Green’s football eligibility was exhausted after that 1989 season, but he was not done as an athlete. He joined the baseball team and was the starting center fielder in 1990, leading the team in RBIs and hitting .260 as the Tar Heels won the ACC regular season title and tournament. the ACC. After leaving Chapel Hill in 1990, Green embarked on that global odyssey he dreamed of as a child. He has worked in the call center and customer service industry as an executive and consultant for various companies and is now vice president of Teleperformance, an international business process outsourcing customer services company. He has six children and one grandchild and has seen only three in-person Tar Heel football games in 30 years, including the Tar Heels’ 1993 victory over USC in Anaheim while living in Arizona.
“I’ve traveled the world and been through a lot,” he says. “I can live somewhere else and be absolutely happy. I’ve seen beautiful places and amazing cultures. But my geographic anchorage is Carolina football and Kenan Stadium. I’m not the NFL. After the football season , I’m stopping my ESPN subscription. It’s football season I’m connected to.
“Whenever I’ve visited North Carolina, I invariably pass by Chapel Hill and see the stadium, but all trips have been in the offseason. I’ve been amazed at how the facilities have evolved. Kenan Stadium has changed some, but the look and dimensions are the same with the bell tower just outside It’s the coolest thing It was when I was a kid, and it still is .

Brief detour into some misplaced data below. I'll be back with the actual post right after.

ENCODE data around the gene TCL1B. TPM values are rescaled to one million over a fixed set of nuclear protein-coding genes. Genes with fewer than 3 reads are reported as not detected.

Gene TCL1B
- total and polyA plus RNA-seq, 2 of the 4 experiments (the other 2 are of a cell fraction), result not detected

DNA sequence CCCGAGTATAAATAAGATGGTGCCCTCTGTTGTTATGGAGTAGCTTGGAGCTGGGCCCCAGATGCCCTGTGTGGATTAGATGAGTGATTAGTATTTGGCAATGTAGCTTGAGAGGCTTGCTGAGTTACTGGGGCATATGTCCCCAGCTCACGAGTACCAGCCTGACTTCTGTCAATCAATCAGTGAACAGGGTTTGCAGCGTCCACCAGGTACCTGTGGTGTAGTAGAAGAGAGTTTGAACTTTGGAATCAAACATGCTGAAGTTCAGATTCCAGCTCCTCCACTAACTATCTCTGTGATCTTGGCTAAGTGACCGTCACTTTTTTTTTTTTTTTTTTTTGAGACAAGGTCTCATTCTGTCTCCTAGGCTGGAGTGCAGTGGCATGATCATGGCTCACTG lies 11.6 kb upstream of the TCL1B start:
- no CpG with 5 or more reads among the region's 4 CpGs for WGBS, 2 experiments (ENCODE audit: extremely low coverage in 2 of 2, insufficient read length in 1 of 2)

Green will ride through his drowsiness into the wee hours in England on Sunday morning, hoping for a Tar Heel victory over the Demon Deacons that will allow him to perform his most hallowed Tar Heel tradition – snuggling up in bed with his Caroline’s blue blanket sent from her sister to the United States years ago.
“I call it my ‘victory cover’,” he says. “My wife and kids think I’m a bit nuts, but they’ve accepted it.”
Chapel Hill writer Lee Pace is in his 33rd year writing about Carolina’s football program under the “Extra Points” banner. He is the author of “Football in a Forest” and sideline reporting on Tar Heel Sports Network broadcasts. Follow him on @LeePaceTweet and write to him at [email protected]